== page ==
Sleep is more important than most people realize! The amount and quality of sleep we have can affect our safety, how alert we are, as well as our memories, moods, behavior, and learning abilities. Sleep specialists recommend 12-16hrs a day for infants 4mo-12mo, 11-14hrs for 1-2 years, 10-13 for 3-5 years, 9-12hrs for 6-12 years, 8-10hrs for 13-18years. Read below for some tips on good sleep hygiene and an overview of common sleep misbehaviors. Remember every child has different sleep needs so try and do what is best for each individual child and with what works for your family.
6 Sleep Hygiene Tips
- Have a consistent bedtime and wake up time (including weekends!)
- Turn off screens 1-2hrs before bed
- Keep electronics out of the bedroom
- Avoid heavy meals or caffeine right before bed
- Be active during the day (avoid heavy exercise right before bed)
- Try a warm bath, warm milk or bedtime story to help wind down
Sleep Misbehaviors: Overview
Climbing Out of the Crib
Premise Once a child climbs out of a crib with the springs on the lowest setting, he or she will definitely try to climb out again and eventually will fall and possibly get hurt.
Response Correct this hazard on the same day your child climbs out. One solution is to put your child’s mattress on the floor. Another is to leave your child in the crib with the crib railing down and a chair next to the bed so he or she can easily get out. Eventually you can transfer your child to a floor-level bed.
The rule “Don’t leave your room during quiet time.” Every day after lunch, you or your child’s caretaker can expect him to spend 60 to 90 minutes resting in his room. During this time he may read, but may not turn on the radio or TV.
Discipline technique Return your child to his room if he comes out before 60 to 90 minutes are up. If he comes out a second time, close the door temporarily.
Examples Your child refuses to put on her pajamas, lie down, close her eyes, or stay in bed.
The rule “Stay in your bedroom after we put you to bed.”
Discipline technique Natural consequences. Your child will eventually become tired and go to sleep. Your child can’t be forced to fall asleep. Insisting on any of the actions mentioned above is unnecessary – it doesn’t matter if your child sleeps on the floor in her daytime clothing.
Playing and Talking in the Bedroom After Bedtime
The rule “After bedtime you have to be quiet so that your mind will be able to go to sleep.”
Discipline technique Logical consequences. For every night that children stay up, fight, play, or make noise, they will be put to bed 15 minutes earlier the following night. If one child in particular tries to keep the other one up, that child can be sent to bed 1 hour earlier.
Praise your children the following morning for going to sleep without a fuss.
Wandering or Prowling About During the Night
Examples Some children awaken during the night and move about the house getting into trouble. They may raid the refrigerator or leave it open. They may watch TV, or turn on the stove or water faucet. Unlike sleepwalkers, they are awake.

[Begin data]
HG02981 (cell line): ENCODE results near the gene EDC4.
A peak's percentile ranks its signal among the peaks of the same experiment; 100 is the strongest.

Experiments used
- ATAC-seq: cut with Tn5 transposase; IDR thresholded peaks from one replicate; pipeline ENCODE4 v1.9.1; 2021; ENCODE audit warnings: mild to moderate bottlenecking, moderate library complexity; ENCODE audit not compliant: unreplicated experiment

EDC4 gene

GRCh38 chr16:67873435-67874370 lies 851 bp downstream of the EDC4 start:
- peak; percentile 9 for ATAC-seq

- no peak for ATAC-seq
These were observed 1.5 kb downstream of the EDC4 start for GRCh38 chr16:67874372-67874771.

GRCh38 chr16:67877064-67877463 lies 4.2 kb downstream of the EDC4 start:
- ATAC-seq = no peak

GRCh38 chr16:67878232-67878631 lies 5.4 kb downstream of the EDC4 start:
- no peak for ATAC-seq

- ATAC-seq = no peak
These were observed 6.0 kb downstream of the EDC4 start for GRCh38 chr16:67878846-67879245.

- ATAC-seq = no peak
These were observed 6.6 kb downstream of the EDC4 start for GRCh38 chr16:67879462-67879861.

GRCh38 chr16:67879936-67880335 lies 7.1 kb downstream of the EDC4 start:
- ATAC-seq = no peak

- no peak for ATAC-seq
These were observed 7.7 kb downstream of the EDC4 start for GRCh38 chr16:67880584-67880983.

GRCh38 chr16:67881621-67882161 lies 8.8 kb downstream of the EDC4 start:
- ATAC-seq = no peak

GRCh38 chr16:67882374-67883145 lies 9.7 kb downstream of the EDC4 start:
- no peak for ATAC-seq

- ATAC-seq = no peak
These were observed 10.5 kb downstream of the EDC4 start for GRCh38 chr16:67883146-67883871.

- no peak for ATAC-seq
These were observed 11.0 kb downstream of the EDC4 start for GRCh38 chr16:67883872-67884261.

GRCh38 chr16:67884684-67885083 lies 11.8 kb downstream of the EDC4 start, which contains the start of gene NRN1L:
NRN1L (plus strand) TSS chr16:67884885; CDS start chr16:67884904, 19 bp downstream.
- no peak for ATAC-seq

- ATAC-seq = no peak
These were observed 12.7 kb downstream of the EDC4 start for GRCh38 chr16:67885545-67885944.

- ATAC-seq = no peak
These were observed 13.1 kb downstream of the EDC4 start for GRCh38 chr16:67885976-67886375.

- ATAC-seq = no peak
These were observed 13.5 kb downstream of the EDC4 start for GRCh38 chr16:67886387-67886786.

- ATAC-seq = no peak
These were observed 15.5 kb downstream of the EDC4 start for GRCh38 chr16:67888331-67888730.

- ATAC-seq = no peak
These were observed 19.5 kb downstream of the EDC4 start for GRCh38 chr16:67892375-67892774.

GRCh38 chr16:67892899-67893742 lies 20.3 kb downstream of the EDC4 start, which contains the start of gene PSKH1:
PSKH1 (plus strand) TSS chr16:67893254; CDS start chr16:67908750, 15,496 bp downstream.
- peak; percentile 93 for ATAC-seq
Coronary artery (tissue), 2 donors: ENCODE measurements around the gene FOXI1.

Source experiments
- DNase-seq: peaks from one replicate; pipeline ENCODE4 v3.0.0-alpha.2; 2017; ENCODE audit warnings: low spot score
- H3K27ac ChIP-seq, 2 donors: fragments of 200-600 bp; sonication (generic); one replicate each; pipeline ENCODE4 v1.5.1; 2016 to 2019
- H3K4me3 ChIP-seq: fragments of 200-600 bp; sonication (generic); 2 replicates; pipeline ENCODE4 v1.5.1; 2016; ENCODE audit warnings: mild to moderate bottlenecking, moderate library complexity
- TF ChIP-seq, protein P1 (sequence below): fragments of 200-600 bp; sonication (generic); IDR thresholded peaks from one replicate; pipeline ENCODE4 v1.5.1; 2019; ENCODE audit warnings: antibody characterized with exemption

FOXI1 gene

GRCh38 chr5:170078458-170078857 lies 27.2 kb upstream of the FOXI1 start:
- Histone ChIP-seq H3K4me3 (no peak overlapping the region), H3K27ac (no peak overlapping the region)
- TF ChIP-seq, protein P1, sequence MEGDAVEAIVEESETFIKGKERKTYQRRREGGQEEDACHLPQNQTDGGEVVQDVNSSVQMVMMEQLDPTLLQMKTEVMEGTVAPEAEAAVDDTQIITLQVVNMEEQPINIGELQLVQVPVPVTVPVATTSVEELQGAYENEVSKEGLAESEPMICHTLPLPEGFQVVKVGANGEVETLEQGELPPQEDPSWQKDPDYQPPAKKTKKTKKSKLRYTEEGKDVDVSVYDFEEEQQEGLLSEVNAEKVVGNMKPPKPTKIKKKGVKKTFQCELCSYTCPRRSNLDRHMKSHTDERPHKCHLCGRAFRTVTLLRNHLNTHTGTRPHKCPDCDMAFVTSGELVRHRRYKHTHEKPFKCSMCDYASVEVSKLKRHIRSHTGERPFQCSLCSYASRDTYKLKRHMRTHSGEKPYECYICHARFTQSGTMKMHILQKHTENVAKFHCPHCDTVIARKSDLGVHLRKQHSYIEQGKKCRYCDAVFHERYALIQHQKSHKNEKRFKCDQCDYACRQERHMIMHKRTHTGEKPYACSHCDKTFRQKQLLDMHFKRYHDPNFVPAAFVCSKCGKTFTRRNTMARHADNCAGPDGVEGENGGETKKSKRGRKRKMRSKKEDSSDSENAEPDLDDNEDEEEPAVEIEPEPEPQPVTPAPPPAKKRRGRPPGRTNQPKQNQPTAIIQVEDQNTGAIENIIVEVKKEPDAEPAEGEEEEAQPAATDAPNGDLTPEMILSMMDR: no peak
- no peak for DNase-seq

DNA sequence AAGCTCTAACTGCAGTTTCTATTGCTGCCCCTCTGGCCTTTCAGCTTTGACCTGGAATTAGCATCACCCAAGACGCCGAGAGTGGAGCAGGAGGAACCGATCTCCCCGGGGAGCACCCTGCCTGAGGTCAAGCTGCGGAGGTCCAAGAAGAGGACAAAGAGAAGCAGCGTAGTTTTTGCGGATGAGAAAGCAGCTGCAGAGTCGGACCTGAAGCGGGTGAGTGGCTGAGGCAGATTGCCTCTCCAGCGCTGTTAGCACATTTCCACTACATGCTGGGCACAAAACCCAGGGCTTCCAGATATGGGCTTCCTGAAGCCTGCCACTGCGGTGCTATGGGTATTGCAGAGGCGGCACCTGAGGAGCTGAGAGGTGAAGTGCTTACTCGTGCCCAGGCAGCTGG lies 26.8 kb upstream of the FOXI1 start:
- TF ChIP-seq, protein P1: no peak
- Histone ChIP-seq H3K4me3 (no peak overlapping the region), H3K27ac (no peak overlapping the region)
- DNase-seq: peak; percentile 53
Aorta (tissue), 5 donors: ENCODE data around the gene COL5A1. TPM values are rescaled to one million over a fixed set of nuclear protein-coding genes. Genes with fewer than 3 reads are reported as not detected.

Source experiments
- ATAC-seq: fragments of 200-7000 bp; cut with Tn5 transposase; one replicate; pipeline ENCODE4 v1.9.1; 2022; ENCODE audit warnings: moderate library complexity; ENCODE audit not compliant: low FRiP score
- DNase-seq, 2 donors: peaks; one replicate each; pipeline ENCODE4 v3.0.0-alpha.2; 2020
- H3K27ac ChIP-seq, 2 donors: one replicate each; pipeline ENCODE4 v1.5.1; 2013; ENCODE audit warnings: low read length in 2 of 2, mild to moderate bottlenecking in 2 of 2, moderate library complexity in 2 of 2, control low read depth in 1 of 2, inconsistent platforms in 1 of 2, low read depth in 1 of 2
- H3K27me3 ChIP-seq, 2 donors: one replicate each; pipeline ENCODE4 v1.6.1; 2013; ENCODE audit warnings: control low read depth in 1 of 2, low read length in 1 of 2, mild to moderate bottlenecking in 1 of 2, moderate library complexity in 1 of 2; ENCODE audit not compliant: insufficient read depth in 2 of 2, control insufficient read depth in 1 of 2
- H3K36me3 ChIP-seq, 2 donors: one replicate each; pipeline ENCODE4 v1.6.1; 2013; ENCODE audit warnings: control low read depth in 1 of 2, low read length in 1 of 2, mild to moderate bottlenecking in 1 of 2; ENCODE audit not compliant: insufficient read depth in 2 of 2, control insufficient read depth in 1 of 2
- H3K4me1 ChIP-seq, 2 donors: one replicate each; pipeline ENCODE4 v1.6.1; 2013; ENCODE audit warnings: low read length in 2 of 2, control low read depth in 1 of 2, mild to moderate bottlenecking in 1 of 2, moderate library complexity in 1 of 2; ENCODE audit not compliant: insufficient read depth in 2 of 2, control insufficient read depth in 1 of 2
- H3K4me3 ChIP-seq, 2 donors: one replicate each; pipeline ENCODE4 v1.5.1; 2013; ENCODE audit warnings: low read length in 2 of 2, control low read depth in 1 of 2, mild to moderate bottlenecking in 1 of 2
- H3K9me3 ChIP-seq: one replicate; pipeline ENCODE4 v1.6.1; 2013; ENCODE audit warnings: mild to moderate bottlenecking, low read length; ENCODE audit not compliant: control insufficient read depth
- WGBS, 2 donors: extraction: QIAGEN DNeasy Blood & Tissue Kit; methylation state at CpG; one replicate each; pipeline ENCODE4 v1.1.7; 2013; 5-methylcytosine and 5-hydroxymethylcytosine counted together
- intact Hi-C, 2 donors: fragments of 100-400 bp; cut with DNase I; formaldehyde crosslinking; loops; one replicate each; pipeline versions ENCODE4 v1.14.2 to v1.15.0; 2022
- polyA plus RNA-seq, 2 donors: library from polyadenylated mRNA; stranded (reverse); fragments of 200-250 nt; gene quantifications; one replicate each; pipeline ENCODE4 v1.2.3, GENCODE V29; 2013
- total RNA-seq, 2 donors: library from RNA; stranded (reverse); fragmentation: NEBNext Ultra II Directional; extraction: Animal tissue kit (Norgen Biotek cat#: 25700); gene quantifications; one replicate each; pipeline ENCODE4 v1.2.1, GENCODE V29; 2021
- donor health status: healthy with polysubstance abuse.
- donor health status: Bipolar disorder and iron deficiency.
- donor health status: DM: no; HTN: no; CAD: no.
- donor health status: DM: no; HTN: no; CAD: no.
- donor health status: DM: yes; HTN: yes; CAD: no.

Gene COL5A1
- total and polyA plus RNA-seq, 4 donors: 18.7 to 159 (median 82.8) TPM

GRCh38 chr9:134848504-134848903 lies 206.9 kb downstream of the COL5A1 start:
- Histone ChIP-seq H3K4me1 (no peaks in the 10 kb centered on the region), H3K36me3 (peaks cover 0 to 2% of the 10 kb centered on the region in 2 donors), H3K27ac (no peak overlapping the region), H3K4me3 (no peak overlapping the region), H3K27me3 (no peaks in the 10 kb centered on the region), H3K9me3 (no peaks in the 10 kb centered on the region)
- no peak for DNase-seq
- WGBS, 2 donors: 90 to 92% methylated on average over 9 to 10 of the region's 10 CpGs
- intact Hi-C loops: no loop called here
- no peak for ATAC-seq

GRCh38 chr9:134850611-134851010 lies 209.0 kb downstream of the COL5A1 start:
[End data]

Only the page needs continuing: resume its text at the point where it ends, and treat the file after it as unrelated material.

The rule “If you wake up during the night, except for going to the bathroom, you have to stay in your room.”
Discipline technique Nighttime restriction to the bedroom. Because of the safety issues, until children are safety-conscious (namely, at age 4 or 5), they need a barricade to keep them in their bedrooms. This can be a gate, plywood plank, or locked door. A chain lock (hotel lock) can keep your child in the room yet allow him to open the door partially in case he needs to cry out for someone. If your child is one who needs to urinate during the night, a pot can be placed in his room. After 4 years of age most children will stay in their rooms if they awaken early and have been told they’re expected to stay and play quietly.
Sleeping with the Parents
The rule “Stay in your room during the night. Starting tonight we sleep in separate beds. We have our room and you have your room. You have your bed and we have our bed. You are too old to sleep with us anymore.” Since many normal children sleep with their parents during the early years, the parents must decide if they want to discourage it.
Discipline technique If your child crawls into your bed, she should be sternly ordered back to her own bed. If she doesn’t move, she can be escorted back immediately without any conversation. If your child usually doesn’t awaken you when she crawls into your bed, use a signaling device that will awaken you if your child enters your bedroom (for instance, a chair placed against your door that will fall when it is moved or a loud bell attached to your doorknob). Some parents simply lock their bedroom door. Another approach is to put a barrier in front of your child’s bedroom door.
Wanting to Choose His or Her Own Bedtime
Assumption Adolescents should be able to take care of their own sleep requirements before going off to college.
The rule “Stay up as late as you want, but it’s your responsibility to get yourself up in the morning with an alarm clock and to get to school on time. Also, you can’t make any noise after the rest of the family has turned in.”
Discipline technique Natural consequences.
- Healthy sleep habits: How many hours does your child need? HealthyChildren.org. (n.d.). Retrieved October 20, 2022, from https://healthychildren.org/English/healthy-living/sleep/Pages/Healthy-Sleep-Habits-How-Many-Hours-Does-Your-Child-Need.aspx
- American Academy of Sleep Medicine (AASM): Sleep: Medical society. American Academy of Sleep Medicine – Association for Sleep Clinicians and Researchers. (2022, October 17). Retrieved October 20, 2022, from https://aasm.org/
- Pediatric Advisor 2006.4; Copyright © 2006 McKesson Corporation and/or one of its subsidiaries. All Rights Reserved. Written by B.D. Schmitt, M.D., author of “Your Child’s Health,” Bantam Books.